It will be appreciated from the foregoing that there is still a significant need for a digital parallel multiplier circuit that overcomes the aforementioned disadvantages of the prior art, and provides a high-speed, low-power multiplier formed on a substrate at a relatively high packing density, to provide a correspondingly high production yield. The present invention fulfills this need.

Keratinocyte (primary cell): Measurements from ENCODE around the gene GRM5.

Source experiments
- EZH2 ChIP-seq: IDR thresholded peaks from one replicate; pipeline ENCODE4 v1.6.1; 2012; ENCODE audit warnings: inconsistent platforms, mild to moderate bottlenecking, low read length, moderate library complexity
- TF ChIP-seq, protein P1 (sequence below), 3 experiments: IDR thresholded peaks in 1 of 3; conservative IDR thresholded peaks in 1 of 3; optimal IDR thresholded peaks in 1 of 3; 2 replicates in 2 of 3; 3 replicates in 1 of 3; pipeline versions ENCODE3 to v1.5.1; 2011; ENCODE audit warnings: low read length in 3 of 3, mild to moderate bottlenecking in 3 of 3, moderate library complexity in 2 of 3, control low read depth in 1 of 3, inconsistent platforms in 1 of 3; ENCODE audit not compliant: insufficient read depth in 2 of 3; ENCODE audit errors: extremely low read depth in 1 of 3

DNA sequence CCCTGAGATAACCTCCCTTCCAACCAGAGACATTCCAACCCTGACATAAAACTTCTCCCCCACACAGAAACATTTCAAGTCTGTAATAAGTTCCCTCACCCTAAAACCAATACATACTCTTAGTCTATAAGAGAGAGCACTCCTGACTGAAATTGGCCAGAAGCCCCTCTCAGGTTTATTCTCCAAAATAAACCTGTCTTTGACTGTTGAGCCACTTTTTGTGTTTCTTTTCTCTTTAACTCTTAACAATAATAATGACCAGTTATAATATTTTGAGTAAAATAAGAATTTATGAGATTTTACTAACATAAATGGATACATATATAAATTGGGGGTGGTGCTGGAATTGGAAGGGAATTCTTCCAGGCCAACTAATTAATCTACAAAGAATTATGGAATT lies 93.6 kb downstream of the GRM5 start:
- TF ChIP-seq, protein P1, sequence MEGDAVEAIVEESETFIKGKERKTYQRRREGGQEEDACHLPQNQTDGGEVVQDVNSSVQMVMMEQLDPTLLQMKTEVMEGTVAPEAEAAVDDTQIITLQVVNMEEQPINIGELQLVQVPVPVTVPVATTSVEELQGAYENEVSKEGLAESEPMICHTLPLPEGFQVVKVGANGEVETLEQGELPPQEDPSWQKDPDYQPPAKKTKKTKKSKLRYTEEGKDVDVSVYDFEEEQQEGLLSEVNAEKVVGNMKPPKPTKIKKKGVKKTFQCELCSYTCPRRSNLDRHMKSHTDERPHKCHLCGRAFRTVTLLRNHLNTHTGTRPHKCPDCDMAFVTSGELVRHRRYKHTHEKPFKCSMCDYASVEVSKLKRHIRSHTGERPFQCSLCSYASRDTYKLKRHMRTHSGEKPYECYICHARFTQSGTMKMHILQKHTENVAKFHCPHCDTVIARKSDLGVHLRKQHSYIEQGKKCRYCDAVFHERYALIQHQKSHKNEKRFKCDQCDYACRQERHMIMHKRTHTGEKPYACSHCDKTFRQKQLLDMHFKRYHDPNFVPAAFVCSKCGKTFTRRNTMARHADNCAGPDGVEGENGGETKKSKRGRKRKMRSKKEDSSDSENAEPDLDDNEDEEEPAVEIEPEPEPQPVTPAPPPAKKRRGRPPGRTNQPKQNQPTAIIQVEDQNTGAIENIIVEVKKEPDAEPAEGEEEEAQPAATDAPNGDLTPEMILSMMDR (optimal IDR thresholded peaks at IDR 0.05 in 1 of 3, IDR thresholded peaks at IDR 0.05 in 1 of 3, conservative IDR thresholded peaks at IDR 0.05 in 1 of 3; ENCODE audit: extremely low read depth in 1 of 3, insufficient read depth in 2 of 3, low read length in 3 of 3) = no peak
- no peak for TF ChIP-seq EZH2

The present invention resides in an integrated digital parallel multiplier circuit employing current mode logic and fabricated using an advanced triple diffusion fabrication process. The advanced triple diffusion process provides for extremely small geometries, down to two-micron (2×10-6 meter) spacings between circuit features, with an accompanying improvement in packing density over previously available triple diffusion processes. In addition, the use of current mode logic (CML) uses fewer transistor and resistor devices than emitter follower logic (EFL). For example, whereas a full adder implemented in CML has 34 devices (26 transistors and 8 resistors), the corresponding adder in EFL implementation uses 65 devices (37 transistors and 18 resistors). Moreover, CML uses resistors twenty to thirty times smaller in resistance value than those in a corresponding EFL circuit. In spite of the coalescing capability of PNP transistors used in the EFL approach, the layout area using CML is much smaller than the corresponding area using EFL for the same logic function. For example, a full adder circuit using the advanced triple diffusion process is approximately 0.010 inch square for the CML implementation, as compared with approximately 0.0125 inch square for the EFL implementation. Corresponding differences in a total multiplier array can make the EFL approach totally impractical, because of a low production yield resulting from such a large area, especially in such large arrays as 24-by-24 bits or 32-by-32 bits.